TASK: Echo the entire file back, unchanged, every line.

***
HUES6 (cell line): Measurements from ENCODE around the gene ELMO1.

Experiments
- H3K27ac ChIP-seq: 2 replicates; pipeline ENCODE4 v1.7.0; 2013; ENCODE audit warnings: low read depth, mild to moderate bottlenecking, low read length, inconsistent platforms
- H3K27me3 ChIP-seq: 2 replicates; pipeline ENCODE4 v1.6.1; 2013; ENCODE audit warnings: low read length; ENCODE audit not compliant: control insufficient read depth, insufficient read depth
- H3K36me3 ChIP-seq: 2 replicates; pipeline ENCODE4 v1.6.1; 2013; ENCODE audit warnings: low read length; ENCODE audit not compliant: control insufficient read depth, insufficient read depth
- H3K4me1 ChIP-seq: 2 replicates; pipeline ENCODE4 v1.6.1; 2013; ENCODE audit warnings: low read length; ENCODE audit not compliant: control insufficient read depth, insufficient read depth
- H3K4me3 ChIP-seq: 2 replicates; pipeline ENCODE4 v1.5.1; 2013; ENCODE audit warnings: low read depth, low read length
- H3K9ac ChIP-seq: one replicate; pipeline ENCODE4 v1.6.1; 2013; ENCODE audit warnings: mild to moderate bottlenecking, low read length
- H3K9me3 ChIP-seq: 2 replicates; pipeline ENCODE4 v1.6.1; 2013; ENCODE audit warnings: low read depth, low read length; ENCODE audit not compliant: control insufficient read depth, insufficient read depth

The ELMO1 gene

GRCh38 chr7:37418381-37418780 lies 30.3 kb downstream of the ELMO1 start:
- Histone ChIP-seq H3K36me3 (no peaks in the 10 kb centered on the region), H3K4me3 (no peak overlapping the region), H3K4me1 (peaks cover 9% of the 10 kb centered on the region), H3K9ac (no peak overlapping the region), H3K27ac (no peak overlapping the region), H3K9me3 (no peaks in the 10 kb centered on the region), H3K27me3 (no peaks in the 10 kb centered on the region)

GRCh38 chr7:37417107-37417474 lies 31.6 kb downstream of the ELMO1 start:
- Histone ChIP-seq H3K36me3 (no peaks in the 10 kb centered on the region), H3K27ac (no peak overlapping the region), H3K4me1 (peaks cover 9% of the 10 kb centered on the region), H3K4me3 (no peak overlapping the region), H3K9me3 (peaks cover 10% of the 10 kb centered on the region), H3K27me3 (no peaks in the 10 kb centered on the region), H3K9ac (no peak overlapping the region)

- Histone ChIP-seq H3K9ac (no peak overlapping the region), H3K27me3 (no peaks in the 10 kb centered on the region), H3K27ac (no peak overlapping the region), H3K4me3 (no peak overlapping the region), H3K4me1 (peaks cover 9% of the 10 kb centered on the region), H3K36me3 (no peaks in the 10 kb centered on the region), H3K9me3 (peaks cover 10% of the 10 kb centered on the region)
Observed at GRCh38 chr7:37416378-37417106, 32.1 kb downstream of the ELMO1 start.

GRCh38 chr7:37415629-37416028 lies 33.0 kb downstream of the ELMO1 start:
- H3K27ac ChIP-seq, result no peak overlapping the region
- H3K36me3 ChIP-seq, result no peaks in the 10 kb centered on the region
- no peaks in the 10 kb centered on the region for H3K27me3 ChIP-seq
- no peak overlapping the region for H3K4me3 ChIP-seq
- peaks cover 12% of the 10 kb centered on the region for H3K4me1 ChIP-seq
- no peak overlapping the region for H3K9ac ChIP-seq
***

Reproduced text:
HUES6 (cell line): Measurements from ENCODE around the gene ELMO1.

Experiments
- H3K27ac ChIP-seq: 2 replicates; pipeline ENCODE4 v1.7.0; 2013; ENCODE audit warnings: low read depth, mild to moderate bottlenecking, low read length, inconsistent platforms
- H3K27me3 ChIP-seq: 2 replicates; pipeline ENCODE4 v1.6.1; 2013; ENCODE audit warnings: low read length; ENCODE audit not compliant: control insufficient read depth, insufficient read depth
- H3K36me3 ChIP-seq: 2 replicates; pipeline ENCODE4 v1.6.1; 2013; ENCODE audit warnings: low read length; ENCODE audit not compliant: control insufficient read depth, insufficient read depth
- H3K4me1 ChIP-seq: 2 replicates; pipeline ENCODE4 v1.6.1; 2013; ENCODE audit warnings: low read length; ENCODE audit not compliant: control insufficient read depth, insufficient read depth
- H3K4me3 ChIP-seq: 2 replicates; pipeline ENCODE4 v1.5.1; 2013; ENCODE audit warnings: low read depth, low read length
- H3K9ac ChIP-seq: one replicate; pipeline ENCODE4 v1.6.1; 2013; ENCODE audit warnings: mild to moderate bottlenecking, low read length
- H3K9me3 ChIP-seq: 2 replicates; pipeline ENCODE4 v1.6.1; 2013; ENCODE audit warnings: low read depth, low read length; ENCODE audit not compliant: control insufficient read depth, insufficient read depth

The ELMO1 gene

GRCh38 chr7:37418381-37418780 lies 30.3 kb downstream of the ELMO1 start:
- Histone ChIP-seq H3K36me3 (no peaks in the 10 kb centered on the region), H3K4me3 (no peak overlapping the region), H3K4me1 (peaks cover 9% of the 10 kb centered on the region), H3K9ac (no peak overlapping the region), H3K27ac (no peak overlapping the region), H3K9me3 (no peaks in the 10 kb centered on the region), H3K27me3 (no peaks in the 10 kb centered on the region)

GRCh38 chr7:37417107-37417474 lies 31.6 kb downstream of the ELMO1 start:
- Histone ChIP-seq H3K36me3 (no peaks in the 10 kb centered on the region), H3K27ac (no peak overlapping the region), H3K4me1 (peaks cover 9% of the 10 kb centered on the region), H3K4me3 (no peak overlapping the region), H3K9me3 (peaks cover 10% of the 10 kb centered on the region), H3K27me3 (no peaks in the 10 kb centered on the region), H3K9ac (no peak overlapping the region)

- Histone ChIP-seq H3K9ac (no peak overlapping the region), H3K27me3 (no peaks in the 10 kb centered on the region), H3K27ac (no peak overlapping the region), H3K4me3 (no peak overlapping the region), H3K4me1 (peaks cover 9% of the 10 kb centered on the region), H3K36me3 (no peaks in the 10 kb centered on the region), H3K9me3 (peaks cover 10% of the 10 kb centered on the region)
Observed at GRCh38 chr7:37416378-37417106, 32.1 kb downstream of the ELMO1 start.

GRCh38 chr7:37415629-37416028 lies 33.0 kb downstream of the ELMO1 start:
- H3K27ac ChIP-seq, result no peak overlapping the region
- H3K36me3 ChIP-seq, result no peaks in the 10 kb centered on the region
- no peaks in the 10 kb centered on the region for H3K27me3 ChIP-seq
- no peak overlapping the region for H3K4me3 ChIP-seq
- peaks cover 12% of the 10 kb centered on the region for H3K4me1 ChIP-seq
- no peak overlapping the region for H3K9ac ChIP-seq